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North Bay Regional Hospital to operate Community Withdrawal Management Services

This decision was supported yesterday at the Mayor’s Mental Health and Addictions’ Round Table and it was supported by Round Table members
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20200210 mental health clinic king st 1 turl
The North Bay Regional Hospital's mental health and addictions clinic on King St. Jeff Turl/BayToday.

A news release this morning has confirmed that the North Bay Regional Health Centre (NBRHC) is the preferred operator of community withdrawal management services (WMS) and safe beds at a central location in North Bay.

A staff meeting was held at 10 a.m. to make the announcement, however, media were not invited. Nor have the media been invited to cover any roundtable discussions, and names of the people on the Action Committee have not been made public.

According to the release, NBRHC will start the planning and development of the following programs at 120 King St. West:

  • six safe beds
  • eight community WMS beds
  • two transition beds
  • telephone crisis line for addictions and mental health
  • mobile WMS services
  • addictions day/evening treatment program

Paul Heinrich, President of the North Bay Regional Health Centre gave credit to the Mayor's Roundtable.

“Collectively we’ve raised awareness about the issues facing our city and created a platform for how we can strengthen mental health and addiction services for people living here.

"This decision was supported yesterday at the Mayor’s Mental Health and Addictions’ Round Table and it was supported by Round Table members."

 The report has still not been made publicly available, but BayToday has obtained a copy. To read the full roundtable report click here

“I’m very proud of our team and their ongoing commitment to providing the best possible mental health and addictions care,” says Ann Loyst, Interim VP of Mental Health. “We are mobilized to do the work required to quickly expand our services and continue to support the recommendations put forth by the Mayor’s Mental Health and Addictions’ Round Table.”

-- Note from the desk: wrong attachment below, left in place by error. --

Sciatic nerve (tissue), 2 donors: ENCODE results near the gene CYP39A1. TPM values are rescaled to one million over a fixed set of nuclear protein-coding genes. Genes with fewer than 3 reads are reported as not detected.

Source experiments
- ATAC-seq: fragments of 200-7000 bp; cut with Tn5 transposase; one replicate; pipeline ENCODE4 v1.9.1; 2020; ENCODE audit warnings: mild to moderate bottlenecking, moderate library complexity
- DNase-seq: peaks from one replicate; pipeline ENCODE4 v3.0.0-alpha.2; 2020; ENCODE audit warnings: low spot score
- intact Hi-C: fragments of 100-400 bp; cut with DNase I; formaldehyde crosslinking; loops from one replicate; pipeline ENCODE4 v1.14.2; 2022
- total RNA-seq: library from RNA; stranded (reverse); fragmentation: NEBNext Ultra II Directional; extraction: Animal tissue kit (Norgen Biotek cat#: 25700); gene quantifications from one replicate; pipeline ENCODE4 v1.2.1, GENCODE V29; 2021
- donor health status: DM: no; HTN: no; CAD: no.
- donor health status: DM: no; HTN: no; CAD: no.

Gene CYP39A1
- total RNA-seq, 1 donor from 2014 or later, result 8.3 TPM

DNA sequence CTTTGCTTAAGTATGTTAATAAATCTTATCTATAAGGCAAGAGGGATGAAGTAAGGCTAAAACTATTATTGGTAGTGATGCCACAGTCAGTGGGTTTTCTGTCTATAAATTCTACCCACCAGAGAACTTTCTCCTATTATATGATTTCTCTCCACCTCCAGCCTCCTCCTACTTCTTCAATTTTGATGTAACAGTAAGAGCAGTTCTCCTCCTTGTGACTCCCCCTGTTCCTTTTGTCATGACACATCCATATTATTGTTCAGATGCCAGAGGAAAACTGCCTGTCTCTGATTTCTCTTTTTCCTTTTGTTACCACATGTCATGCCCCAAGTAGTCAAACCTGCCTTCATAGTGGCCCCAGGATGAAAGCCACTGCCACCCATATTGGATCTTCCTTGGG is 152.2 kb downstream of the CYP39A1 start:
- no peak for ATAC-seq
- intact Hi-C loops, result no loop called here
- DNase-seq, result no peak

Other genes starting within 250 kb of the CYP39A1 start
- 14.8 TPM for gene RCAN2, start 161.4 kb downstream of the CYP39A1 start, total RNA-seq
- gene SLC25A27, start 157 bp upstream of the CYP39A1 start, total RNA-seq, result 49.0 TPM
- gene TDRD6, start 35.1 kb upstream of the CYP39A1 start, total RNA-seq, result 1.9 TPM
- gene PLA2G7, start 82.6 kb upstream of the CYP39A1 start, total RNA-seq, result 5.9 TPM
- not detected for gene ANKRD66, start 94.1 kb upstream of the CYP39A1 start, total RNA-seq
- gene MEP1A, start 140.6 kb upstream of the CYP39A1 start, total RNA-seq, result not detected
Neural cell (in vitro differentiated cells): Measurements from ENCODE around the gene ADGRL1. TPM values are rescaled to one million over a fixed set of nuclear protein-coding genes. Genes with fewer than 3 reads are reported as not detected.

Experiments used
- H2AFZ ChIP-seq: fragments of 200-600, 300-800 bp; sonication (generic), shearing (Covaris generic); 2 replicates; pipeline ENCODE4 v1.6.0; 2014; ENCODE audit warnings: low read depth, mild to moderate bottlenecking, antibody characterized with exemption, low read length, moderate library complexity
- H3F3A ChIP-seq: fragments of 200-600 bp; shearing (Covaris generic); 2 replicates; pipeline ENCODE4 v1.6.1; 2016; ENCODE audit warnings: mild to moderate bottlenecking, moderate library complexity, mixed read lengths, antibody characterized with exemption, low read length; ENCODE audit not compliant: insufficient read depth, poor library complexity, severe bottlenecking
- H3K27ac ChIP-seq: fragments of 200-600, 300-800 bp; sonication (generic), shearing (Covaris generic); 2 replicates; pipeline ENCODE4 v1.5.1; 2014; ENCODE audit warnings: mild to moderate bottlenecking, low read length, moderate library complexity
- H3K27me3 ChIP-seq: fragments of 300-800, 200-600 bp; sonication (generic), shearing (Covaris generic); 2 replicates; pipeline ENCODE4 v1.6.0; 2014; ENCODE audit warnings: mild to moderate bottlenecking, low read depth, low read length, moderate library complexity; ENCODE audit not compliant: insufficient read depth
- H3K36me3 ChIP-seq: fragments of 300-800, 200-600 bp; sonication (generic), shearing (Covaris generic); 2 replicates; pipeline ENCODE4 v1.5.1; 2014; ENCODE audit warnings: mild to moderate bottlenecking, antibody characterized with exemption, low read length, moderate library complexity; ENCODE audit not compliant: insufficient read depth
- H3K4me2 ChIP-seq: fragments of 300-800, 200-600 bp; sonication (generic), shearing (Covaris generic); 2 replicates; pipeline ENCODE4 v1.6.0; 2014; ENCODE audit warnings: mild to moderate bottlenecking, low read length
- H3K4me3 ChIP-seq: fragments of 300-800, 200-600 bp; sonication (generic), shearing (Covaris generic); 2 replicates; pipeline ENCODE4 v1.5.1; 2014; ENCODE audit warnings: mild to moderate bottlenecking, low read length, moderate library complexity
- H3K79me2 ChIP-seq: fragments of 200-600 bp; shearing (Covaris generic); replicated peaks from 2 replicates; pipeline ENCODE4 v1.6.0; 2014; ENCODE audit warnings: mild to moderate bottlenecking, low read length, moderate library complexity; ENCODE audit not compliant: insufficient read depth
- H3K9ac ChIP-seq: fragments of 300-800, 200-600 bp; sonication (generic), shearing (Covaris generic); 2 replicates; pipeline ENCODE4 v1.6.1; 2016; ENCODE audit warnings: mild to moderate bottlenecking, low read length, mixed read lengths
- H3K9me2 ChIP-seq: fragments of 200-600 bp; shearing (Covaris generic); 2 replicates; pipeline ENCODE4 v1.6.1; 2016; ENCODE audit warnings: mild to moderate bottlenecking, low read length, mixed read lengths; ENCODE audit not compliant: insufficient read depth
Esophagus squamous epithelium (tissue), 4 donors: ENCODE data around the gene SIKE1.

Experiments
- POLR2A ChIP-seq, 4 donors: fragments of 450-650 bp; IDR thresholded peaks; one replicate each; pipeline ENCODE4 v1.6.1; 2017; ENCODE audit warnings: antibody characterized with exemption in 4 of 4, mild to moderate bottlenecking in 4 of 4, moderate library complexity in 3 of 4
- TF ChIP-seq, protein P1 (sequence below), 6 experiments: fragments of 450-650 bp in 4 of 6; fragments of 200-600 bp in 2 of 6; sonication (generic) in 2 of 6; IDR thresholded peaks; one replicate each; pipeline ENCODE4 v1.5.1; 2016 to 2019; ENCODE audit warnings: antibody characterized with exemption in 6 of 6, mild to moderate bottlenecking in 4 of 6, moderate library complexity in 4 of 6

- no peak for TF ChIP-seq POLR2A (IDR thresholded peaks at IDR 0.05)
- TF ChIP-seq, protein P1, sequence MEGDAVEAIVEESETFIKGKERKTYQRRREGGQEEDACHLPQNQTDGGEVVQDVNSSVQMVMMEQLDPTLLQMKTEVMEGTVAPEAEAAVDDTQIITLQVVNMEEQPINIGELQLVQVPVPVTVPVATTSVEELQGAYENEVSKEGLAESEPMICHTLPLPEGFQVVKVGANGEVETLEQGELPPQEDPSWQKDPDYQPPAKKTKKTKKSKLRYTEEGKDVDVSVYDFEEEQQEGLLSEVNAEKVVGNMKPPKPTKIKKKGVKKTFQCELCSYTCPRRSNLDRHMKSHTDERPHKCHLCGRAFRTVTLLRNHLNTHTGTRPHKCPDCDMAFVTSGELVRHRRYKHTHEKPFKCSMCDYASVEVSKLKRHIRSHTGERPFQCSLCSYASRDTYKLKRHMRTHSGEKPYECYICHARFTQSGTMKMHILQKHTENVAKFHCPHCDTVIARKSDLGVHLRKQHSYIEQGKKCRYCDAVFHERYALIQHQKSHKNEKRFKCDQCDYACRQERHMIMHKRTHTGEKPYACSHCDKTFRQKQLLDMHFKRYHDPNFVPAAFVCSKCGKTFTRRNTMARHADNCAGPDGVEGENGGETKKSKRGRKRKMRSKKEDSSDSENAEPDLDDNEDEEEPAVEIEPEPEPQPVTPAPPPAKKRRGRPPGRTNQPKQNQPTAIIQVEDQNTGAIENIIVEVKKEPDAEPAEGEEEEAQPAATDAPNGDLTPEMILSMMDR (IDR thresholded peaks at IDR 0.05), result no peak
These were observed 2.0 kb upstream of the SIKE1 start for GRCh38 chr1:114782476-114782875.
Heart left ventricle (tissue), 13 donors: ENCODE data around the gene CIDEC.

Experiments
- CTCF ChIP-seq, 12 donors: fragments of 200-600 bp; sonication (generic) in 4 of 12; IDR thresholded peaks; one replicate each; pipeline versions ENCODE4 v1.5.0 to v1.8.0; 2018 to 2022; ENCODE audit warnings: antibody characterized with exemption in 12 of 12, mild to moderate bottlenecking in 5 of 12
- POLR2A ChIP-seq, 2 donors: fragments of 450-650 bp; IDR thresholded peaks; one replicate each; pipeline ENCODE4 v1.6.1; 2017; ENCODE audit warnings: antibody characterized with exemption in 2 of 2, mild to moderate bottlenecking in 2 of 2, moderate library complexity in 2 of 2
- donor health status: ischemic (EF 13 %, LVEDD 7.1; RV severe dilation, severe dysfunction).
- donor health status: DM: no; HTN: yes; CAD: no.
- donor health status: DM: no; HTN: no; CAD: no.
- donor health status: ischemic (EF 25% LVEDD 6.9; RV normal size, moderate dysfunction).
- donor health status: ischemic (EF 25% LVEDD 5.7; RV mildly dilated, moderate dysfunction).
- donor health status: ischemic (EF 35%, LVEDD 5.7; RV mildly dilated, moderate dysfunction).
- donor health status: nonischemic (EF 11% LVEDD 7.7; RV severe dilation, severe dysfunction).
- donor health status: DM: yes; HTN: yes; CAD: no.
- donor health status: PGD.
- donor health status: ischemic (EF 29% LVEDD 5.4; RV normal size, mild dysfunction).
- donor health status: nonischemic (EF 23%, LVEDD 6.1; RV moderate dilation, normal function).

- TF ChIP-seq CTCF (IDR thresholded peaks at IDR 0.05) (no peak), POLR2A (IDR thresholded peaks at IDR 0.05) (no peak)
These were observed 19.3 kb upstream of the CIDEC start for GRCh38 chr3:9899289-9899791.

"We've always known about mental health and we've always known the drugs are getting stronger and stronger," Mayor Al McDonald told BayToday earlier this week." It was really last summer and last fall where it was visible. People were sleeping in tents and they were OD'ing on the street and that really got the community's interest in what is going on."

McDonald says that it prompted a lot of people to come together and find solutions.

"All the community partners that provide these services really care. They are always talking about their clients." 

The Mayor says the problem is very complex.

"If I was really addicted and sleeping on the street, you can't stop me from sleeping on the street. You can't force me to get help. Even though that person is sleeping on the street, or is high and is loud, they have just as much right to be there as anybody else. If they refuse help there's nothing any service provider can do about it.

"In my 44 years of living in North Bay I never saw someone sleeping on a doorstep, but last summer everywhere I turned I saw tents or people sleeping on the street."

McDonald contends the core of any solution to the problem is a stabilization centre, comparing it to One Kid's Place where children can go and all the services are in one place.

"That's the backbone of the report. I've got my fingers crossed that they move forward with that stabilization centre. That is the critical piece. It's not going to solve all the problems but that's the critical piece."




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